Sounds like: Either a dry or wet cough. It’s caused by mucus dripping down your throat (due to either allergies or a cold), which tickles nerve endings, triggering coughing, Dr. Parsons says.
Other telltale symptoms: The cough is worse at night; there’s a tickly feeling at the back of your throat. If it’s due to allergies you may also have itchy eyes and sneezing.
Diagnosis and Rx: If you suspect allergies, try an over-the-counter antihistamine. But if that doesn’t help after a couple weeks, see your doctor, who can refer you to an allergist for skin testing. If it’s due to a residual cold, you can try natural remedies like saline washes and steam to help relieve congestion, but if the cough lingers for more than a week see your doctor to rule out a sinus infection, which might require antibiotics.
Sounds like: A dry cough that ends with a rattle or wheeze. People with asthma have inflamed airways, which can cause difficulty breathing as well as wheezing and coughing.
Other telltale symptoms: The cough gets worse at night or while exercising; chest tightness; shortness of breath; fatigue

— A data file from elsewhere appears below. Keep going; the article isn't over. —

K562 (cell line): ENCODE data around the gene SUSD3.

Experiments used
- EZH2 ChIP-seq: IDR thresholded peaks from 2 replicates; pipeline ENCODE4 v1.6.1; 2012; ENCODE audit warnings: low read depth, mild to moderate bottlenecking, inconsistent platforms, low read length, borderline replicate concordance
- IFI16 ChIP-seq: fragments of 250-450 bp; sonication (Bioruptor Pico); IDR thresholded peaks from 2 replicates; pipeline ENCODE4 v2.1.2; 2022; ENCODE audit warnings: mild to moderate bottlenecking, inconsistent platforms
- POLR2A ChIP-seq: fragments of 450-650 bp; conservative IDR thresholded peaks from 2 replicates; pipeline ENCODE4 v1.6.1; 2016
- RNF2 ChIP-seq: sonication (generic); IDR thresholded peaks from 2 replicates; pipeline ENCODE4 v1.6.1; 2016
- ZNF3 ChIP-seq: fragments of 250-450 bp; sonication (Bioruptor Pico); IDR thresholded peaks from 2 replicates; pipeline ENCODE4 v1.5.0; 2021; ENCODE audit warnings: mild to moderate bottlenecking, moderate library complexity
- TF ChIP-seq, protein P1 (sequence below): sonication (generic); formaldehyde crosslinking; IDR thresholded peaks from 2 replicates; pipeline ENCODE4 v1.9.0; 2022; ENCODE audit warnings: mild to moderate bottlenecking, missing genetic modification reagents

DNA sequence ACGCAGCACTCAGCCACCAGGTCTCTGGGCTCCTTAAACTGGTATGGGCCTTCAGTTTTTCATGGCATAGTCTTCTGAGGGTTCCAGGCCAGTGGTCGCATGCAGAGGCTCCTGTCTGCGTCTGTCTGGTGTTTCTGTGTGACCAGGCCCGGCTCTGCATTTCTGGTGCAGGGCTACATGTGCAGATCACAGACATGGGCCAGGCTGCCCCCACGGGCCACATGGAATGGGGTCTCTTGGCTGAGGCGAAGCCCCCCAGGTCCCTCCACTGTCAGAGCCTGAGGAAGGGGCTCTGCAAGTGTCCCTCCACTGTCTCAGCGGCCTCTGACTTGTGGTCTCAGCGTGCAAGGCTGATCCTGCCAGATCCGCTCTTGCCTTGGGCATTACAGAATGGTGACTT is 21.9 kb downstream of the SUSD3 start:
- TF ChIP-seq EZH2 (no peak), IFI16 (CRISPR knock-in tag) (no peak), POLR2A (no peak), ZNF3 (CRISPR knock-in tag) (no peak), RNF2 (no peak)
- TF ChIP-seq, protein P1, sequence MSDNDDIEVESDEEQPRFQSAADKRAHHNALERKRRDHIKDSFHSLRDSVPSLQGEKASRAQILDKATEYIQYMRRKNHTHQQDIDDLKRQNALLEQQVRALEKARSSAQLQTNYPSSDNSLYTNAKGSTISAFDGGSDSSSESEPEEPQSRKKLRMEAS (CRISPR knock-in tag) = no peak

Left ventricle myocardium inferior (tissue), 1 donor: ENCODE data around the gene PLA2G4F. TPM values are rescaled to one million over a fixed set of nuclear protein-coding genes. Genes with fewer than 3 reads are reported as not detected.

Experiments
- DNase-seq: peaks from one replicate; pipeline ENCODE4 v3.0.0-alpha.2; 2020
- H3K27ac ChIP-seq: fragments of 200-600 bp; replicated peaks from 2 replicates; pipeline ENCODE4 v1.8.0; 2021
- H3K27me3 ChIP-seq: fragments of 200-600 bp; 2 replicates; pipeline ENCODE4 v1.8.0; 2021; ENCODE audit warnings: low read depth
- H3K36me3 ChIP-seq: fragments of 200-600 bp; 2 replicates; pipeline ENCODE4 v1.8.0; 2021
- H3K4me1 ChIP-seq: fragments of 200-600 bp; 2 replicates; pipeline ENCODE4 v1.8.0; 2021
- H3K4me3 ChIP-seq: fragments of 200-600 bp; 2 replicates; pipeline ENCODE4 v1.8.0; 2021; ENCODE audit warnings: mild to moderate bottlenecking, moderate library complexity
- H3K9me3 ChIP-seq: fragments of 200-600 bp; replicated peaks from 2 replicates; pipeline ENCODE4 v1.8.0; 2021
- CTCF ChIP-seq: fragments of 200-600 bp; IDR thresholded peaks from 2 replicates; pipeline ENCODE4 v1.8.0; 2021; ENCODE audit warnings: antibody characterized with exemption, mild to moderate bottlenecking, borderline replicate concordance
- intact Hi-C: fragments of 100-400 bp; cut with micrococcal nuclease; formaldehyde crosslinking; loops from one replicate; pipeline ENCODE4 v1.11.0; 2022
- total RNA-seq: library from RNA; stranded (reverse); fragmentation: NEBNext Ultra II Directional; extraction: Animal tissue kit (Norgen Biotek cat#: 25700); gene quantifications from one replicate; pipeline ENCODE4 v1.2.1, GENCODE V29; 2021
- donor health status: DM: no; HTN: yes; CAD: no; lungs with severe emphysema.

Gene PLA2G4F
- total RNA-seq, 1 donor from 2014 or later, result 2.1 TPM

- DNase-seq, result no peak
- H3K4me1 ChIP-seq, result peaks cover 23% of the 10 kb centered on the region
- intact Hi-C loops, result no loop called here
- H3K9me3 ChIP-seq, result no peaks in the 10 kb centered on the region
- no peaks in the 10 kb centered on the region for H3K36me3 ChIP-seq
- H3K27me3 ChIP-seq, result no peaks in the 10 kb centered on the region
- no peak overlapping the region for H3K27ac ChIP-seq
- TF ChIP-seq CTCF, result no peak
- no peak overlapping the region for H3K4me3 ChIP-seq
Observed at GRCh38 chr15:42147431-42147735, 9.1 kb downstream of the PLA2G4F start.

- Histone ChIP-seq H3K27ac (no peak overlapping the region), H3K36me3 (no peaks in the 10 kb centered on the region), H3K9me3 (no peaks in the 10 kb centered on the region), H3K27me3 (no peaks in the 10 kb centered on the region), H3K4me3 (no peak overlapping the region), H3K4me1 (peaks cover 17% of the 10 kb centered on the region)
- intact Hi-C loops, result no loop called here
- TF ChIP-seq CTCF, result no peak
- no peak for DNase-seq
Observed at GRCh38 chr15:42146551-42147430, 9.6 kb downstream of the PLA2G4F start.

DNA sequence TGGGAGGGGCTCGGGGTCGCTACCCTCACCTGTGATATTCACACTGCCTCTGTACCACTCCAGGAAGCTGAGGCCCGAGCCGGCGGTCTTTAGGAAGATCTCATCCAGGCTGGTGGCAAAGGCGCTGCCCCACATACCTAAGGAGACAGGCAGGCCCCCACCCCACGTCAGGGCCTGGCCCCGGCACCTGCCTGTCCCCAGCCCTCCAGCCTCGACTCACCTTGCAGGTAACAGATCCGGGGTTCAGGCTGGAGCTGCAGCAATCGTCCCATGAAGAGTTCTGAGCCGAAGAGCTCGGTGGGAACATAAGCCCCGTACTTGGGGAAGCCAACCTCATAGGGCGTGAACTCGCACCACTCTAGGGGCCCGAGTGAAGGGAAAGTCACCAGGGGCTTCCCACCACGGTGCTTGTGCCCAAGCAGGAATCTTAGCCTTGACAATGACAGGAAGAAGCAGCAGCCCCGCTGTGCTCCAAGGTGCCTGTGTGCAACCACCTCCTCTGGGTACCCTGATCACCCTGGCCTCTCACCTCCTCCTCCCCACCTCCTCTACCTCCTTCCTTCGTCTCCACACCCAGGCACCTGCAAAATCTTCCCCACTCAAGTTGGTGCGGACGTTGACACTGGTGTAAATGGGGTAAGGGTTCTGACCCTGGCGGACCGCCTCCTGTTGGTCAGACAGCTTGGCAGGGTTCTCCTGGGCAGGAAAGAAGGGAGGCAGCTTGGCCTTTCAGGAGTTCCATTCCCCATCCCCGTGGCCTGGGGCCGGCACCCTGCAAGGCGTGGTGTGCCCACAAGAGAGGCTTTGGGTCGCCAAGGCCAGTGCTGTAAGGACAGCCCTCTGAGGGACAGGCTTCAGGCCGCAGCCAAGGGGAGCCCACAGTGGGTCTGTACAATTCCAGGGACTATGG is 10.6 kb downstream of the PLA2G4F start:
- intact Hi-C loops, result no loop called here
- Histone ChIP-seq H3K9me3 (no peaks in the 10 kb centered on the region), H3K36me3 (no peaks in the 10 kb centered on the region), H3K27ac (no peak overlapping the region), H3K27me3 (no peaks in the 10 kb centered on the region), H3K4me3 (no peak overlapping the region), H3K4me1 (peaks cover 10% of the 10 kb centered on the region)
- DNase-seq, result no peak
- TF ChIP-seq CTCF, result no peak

Diagnosis and Rx: To check for asthma, your doctor will most likely order spirometry, a lung function test, he says. To treat it, there are two types of medications: quick-relief drugs (bronchodilators like albuterol, which make it easier to breathe) and drugs you take daily to keep asthma under control, such as leukotriene modifiers (like Singulair).
Sounds like: A dry, spasmodic cough. Short for gastroesophageal reflux disease, GERD is when acid from your stomach backs up into your esophagus. It’s actually the second most common cause of chronic cough, causing about 40% of cases, according to a 2006 review published in Nature.
Other telltale symptoms: Your cough gets worse when you’re lying down or eating. “The classic sign is coughing that starts as soon as you lie down in bed at night,” says Dr. Parsons. About 75% of GERD patients with chronic cough have no other symptoms, but if you do they can include heartburn and hoarseness.
Diagnosis and Rx: Tests may include an x-ray of your upper GI tract and/or an endoscopy (where your doctor inserts a thin, flexible tube down your throat to examine it). GERD is treated with OTC or prescription meds to reduce acid production, like Pepcid AC, Zantac, or Prilosec.